Power Struggles, Transparency and the Long Slog Toward Stability
by Paul Johnson with Mary Fund
The 2019 Kansas State Legislature, which usually goes out like a lamb, adjourned May 29 after taking one last swipe at the State budget signed by Governor Kelly a week earlier—and not without some excitement and political theater.
Senate proceedings were disrupted by a small group of protesters chanting, singing, and urging consideration of Medicaid expansion. The group, accused of “pure obstructionism” by Senate leadership, was escorted out by security, but not before the news media was also asked to leave –under threat of losing access to future Senate proceedings. This act prompted an angry response from the Topeka Capital Journal editorial page, aimed at Senate leadership who they argue appear “more interested in obfuscation than transparency and more devoted to rhetoric than simple facts”.
Also, it was not lost on anyone following the legislature this year, that when it comes to “obstruction’, Senate leadership has tirelessly obstructed Medicaid expansion. But once the drama calmed down, both House and Senate overrode the Governor’s veto of an unscheduled $51 million contribution to the Kansas Public Employee Retirement system (KPERS) and a cut to mental health crisis programs. However, they failed to override the Governor’s veto to an income tax cut benefitting primarily multinational corporations.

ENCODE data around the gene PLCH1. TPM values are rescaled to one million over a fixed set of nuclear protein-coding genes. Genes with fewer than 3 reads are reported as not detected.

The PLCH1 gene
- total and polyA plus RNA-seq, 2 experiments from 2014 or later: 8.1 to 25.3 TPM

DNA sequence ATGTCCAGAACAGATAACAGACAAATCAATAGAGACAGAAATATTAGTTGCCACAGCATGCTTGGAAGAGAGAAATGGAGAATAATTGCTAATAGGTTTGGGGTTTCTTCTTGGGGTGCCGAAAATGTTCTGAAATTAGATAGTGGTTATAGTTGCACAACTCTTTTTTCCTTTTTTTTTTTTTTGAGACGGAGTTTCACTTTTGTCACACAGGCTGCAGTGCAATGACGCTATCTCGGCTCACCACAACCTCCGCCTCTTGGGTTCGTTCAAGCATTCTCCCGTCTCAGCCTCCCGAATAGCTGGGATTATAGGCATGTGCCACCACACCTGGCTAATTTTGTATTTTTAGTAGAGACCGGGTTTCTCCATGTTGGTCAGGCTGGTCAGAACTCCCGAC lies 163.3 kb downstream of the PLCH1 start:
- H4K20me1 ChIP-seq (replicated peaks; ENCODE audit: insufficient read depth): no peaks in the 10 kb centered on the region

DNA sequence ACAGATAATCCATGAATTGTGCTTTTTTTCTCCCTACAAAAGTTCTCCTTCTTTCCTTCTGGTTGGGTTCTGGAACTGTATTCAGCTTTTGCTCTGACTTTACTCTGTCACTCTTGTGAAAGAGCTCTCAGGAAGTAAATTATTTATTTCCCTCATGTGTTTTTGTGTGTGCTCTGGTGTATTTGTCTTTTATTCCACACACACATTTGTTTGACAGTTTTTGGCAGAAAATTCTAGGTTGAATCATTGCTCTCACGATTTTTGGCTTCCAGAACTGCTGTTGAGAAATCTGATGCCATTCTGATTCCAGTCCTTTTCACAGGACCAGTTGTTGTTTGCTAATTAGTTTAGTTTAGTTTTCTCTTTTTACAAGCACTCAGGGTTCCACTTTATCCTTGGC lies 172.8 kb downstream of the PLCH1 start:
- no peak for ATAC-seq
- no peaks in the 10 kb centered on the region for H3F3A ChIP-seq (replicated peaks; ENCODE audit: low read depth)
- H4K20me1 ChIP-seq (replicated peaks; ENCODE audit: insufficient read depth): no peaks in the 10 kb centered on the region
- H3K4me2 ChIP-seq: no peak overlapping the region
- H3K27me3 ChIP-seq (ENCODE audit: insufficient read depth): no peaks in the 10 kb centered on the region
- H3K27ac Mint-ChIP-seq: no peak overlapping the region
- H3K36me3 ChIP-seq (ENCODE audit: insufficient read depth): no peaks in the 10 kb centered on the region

The Governor had argued that the extra KPERS payment was not necessary and urged stopping “non-essential” spending in an effort to get the state on track to fiscal stability. She also argued that appropriate funding already existed for the mental health programs, and that it was more important to set aside some funds for unforeseen emergencies.
The Legislature had included the $51 million for KPERS as an extra payment to make up for shorting the state’s annual contribution for several years when the State faced shortfalls during the Brownback years. Supporters claimed to be protecting education. Critics of the override were quick to note the irony that the same Legislators who had voted to skip or delay KPERS payments over the past 9 years were now suddenly “pro-education” and champions of KPERS.